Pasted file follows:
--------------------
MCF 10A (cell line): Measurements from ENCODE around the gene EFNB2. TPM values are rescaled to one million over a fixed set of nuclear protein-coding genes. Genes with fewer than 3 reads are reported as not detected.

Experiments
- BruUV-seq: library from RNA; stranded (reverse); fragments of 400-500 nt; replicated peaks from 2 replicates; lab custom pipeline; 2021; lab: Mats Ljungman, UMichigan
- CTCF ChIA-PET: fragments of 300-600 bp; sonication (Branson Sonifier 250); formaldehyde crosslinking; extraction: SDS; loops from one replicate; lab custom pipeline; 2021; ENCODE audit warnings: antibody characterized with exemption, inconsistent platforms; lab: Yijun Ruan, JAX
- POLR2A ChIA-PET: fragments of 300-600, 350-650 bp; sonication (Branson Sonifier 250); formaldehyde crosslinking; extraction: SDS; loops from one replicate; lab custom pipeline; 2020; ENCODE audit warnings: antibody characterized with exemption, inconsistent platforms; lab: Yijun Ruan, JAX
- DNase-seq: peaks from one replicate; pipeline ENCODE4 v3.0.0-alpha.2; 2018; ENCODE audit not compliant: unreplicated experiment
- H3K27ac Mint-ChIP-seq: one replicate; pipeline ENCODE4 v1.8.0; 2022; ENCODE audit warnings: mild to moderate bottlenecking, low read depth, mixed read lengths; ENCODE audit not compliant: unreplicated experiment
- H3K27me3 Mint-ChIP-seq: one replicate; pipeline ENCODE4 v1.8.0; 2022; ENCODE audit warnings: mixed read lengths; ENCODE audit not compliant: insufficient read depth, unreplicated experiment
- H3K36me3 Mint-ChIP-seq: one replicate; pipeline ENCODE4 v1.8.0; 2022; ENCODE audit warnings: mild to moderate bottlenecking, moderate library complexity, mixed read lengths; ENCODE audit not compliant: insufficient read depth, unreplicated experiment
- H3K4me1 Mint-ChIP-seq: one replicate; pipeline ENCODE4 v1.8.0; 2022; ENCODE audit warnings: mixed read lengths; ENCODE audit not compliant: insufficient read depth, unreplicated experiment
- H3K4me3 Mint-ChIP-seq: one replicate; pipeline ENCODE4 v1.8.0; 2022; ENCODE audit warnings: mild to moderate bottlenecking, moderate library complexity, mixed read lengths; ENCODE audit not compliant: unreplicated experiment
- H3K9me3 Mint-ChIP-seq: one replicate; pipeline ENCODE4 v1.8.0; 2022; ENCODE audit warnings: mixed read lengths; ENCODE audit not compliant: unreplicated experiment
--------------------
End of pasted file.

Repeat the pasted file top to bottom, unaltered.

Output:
MCF 10A (cell line): Measurements from ENCODE around the gene EFNB2. TPM values are rescaled to one million over a fixed set of nuclear protein-coding genes. Genes with fewer than 3 reads are reported as not detected.

Experiments
- BruUV-seq: library from RNA; stranded (reverse); fragments of 400-500 nt; replicated peaks from 2 replicates; lab custom pipeline; 2021; lab: Mats Ljungman, UMichigan
- CTCF ChIA-PET: fragments of 300-600 bp; sonication (Branson Sonifier 250); formaldehyde crosslinking; extraction: SDS; loops from one replicate; lab custom pipeline; 2021; ENCODE audit warnings: antibody characterized with exemption, inconsistent platforms; lab: Yijun Ruan, JAX
- POLR2A ChIA-PET: fragments of 300-600, 350-650 bp; sonication (Branson Sonifier 250); formaldehyde crosslinking; extraction: SDS; loops from one replicate; lab custom pipeline; 2020; ENCODE audit warnings: antibody characterized with exemption, inconsistent platforms; lab: Yijun Ruan, JAX
- DNase-seq: peaks from one replicate; pipeline ENCODE4 v3.0.0-alpha.2; 2018; ENCODE audit not compliant: unreplicated experiment
- H3K27ac Mint-ChIP-seq: one replicate; pipeline ENCODE4 v1.8.0; 2022; ENCODE audit warnings: mild to moderate bottlenecking, low read depth, mixed read lengths; ENCODE audit not compliant: unreplicated experiment
- H3K27me3 Mint-ChIP-seq: one replicate; pipeline ENCODE4 v1.8.0; 2022; ENCODE audit warnings: mixed read lengths; ENCODE audit not compliant: insufficient read depth, unreplicated experiment
- H3K36me3 Mint-ChIP-seq: one replicate; pipeline ENCODE4 v1.8.0; 2022; ENCODE audit warnings: mild to moderate bottlenecking, moderate library complexity, mixed read lengths; ENCODE audit not compliant: insufficient read depth, unreplicated experiment
- H3K4me1 Mint-ChIP-seq: one replicate; pipeline ENCODE4 v1.8.0; 2022; ENCODE audit warnings: mixed read lengths; ENCODE audit not compliant: insufficient read depth, unreplicated experiment
- H3K4me3 Mint-ChIP-seq: one replicate; pipeline ENCODE4 v1.8.0; 2022; ENCODE audit warnings: mild to moderate bottlenecking, moderate library complexity, mixed read lengths; ENCODE audit not compliant: unreplicated experiment
- H3K9me3 Mint-ChIP-seq: one replicate; pipeline ENCODE4 v1.8.0; 2022; ENCODE audit warnings: mixed read lengths; ENCODE audit not compliant: unreplicated experiment